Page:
The much-discussed social woes in Japan don’t seem to be going away anytime soon. According to a new study, 1 in 4 women and 1 in 3 men in their 30s are single, and half of these singles aren’t interested in heterosexual relationships.
Dating, it seems, is slowly falling out of fashion in Japan.
Japan’s overall population is aging and declining. It’s not just the very high life expectancy (though that does play a big role), the country’s low fertility rates are also to blame. Japanese media has long speculated about a purported decrease in interest for dating and sex and an increase in virginity, something they call “herbivore-ization”, unmarried adults disinterested in romantic partners are sometimes called “herbivores” in Japan.
But until now, it wasn’t clear that this phenomenon truly exists.
“This herbivore phenomenon, both its definition and even does it really exist, has been hotly debated for a decade in Japan, but nationally representative data have been lacking,” said Dr. Peter Ueda, an expert in epidemiology and last author of the research published in the journal PLOS ONE.
The new analysis draws on data collected by the National Fertility Survey of Japan, a questionnaire designed and implemented approximately every five years between 1987 and 2015 and shows that indeed, a large number of millennial adults are uninterested in romance — with the caveat that the study only tracks heterosexual relationships, so the approximately 10% of Japan’s population who identify has LGBT is excluded from this data.
Researchers explain the gap between single men and single women years can be explained by women being more likely to date older men, but the overall figures are high and seem to be growing. In 1992, 27.4% of women and 40.4% of men in Japan aged 18 to 39 were single. By 2015, 40.7% of women and 50.8% of men of the same age range were single.
Culture is an important factor in shaping romantic relationships. The peer pressure pushing towards marriage is strong in Japan, but it seems to be working counterproductively.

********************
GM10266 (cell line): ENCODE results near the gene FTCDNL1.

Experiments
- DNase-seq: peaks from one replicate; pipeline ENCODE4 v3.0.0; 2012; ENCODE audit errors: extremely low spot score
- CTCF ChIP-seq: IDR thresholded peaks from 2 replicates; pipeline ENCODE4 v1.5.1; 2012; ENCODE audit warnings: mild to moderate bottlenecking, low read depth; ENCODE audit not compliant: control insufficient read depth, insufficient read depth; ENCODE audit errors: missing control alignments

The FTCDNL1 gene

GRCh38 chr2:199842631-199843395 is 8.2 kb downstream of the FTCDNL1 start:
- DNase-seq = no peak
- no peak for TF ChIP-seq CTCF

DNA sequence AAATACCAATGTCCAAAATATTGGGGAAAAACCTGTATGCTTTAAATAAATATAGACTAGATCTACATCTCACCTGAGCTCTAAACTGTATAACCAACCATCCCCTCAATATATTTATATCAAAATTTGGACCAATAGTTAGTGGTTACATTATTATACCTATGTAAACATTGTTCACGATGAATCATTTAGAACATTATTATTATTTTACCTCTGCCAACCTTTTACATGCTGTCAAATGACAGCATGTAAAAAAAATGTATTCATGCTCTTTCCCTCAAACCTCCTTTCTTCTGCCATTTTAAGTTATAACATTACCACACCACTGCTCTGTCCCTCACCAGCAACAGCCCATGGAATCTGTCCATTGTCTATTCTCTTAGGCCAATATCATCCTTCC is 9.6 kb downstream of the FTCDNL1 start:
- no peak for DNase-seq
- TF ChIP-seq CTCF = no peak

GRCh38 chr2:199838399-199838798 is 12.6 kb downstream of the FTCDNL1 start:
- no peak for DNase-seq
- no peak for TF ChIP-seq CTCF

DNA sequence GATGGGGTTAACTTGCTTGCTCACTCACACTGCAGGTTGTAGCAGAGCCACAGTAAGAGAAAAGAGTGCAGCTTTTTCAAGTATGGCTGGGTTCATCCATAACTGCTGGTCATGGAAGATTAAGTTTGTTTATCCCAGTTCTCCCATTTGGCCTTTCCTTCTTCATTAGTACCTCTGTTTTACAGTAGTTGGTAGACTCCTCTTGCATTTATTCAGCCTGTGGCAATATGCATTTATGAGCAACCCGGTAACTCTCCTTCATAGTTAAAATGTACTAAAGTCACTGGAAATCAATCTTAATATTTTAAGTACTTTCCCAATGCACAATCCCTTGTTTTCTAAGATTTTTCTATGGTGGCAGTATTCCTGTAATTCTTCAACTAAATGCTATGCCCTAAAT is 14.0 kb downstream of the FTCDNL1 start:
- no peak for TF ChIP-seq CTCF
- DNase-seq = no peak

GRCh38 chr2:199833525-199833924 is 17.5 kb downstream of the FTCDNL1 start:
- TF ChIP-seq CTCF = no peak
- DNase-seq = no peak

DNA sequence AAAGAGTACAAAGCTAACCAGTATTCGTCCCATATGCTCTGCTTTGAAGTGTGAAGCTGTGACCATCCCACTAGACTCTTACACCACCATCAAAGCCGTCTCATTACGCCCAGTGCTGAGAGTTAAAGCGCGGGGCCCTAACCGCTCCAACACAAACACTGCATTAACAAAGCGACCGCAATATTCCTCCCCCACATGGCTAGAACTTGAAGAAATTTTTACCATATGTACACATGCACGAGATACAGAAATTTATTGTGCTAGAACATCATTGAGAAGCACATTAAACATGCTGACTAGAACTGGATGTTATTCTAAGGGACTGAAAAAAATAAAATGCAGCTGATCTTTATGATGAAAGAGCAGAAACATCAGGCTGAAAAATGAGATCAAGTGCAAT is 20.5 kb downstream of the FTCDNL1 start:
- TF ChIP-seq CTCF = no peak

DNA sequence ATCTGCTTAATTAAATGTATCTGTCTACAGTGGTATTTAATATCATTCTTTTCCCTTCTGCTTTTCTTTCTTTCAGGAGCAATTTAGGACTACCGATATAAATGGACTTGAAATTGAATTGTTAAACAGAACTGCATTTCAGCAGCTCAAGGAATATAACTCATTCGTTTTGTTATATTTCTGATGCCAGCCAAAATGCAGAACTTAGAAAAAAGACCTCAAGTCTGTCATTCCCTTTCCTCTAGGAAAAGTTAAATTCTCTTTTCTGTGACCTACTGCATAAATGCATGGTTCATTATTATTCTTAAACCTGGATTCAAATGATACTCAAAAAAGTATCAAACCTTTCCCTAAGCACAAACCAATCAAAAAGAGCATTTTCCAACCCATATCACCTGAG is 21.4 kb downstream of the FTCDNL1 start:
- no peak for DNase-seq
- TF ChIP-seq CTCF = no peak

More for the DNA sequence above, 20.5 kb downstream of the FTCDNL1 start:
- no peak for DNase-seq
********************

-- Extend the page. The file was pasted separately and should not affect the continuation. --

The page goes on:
“After age 30, either you’re married or you’re single. Very few people in the older age groups are unmarried and in a relationship. It could be speculated that promoting marriage as the most socially acceptable form of relationship between adults has built a barrier to forming romantic relationships in Japan,” said Ueda.
The disinterest in romantic relationships does seem to be growing in younger people. Around one-third of women (37.4%) and men (36.6%) aged 18 to 24 said they were not interested in a relationship, compared to just 1 in 7 (14.4%) women and 1 in 5 men (19.5%) aged 30 to 34 who describe themselves as single and disinterested.
But it’s not just culture that’s shaping these social trends — it’s also economic status. Simply put, the trend seems to be more pronounced in poorer people and less pronounced in those who are better off. It’s unclear what the causality is here (or even if there is any), but it at least gives authorities an indication of where to act if they want to address this.
“Among men, lower income was strongly associated with being single, although this does not necessarily represent causality. If we transferred a million dollars into their bank account right now, it is not clear if single people would increase their interest in changing their relationship status. However, it would not be too far-fetched to expect that lower income and precarious employment constitute disadvantages in the Japanese dating market,” said Ueda.
“The herbivore phenomenon may be partly socioeconomic adversity. If government policies directly addressed the situation of low-income, low-education populations, I think some people with a lack of job security or financial resources may have new interest in dating,” said Dr. Haruka Sakamoto, an expert in public health and co-author of the research publication.
This isn’t exactly surprising. In Europe and the US, marriage has been shown to be associated with higher status and education, but it’s not well known how these factors affect single people. But if low socioeconomic status is indeed one of the causes, Japan’s infamously poor work–life balance can’t be helping. The country’s decline in wages and lifetime employment along with a high gender pay gap (estimated around 24%, one of the largest in the world), small living spaces, and the high cost of raising a child are all potential causes contributing to the fall of relationship-seeking in Japan.
The COVID-19 pandemic is expected to have also contributed to a decline in romantic relationships, not just in Japan but elsewhere in the world as well.
Journal Reference: Ghaznavi et al. The Herbivore’s Dilemma: Trends in and Factors Associated with Heterosexual Relationship Status and Interest in Romantic Relationships Among Young Adults in Japan – Analysis of National Surveys, 1987-2015. PLOS ONE. DOI: 10.1371/journal.pone.0241571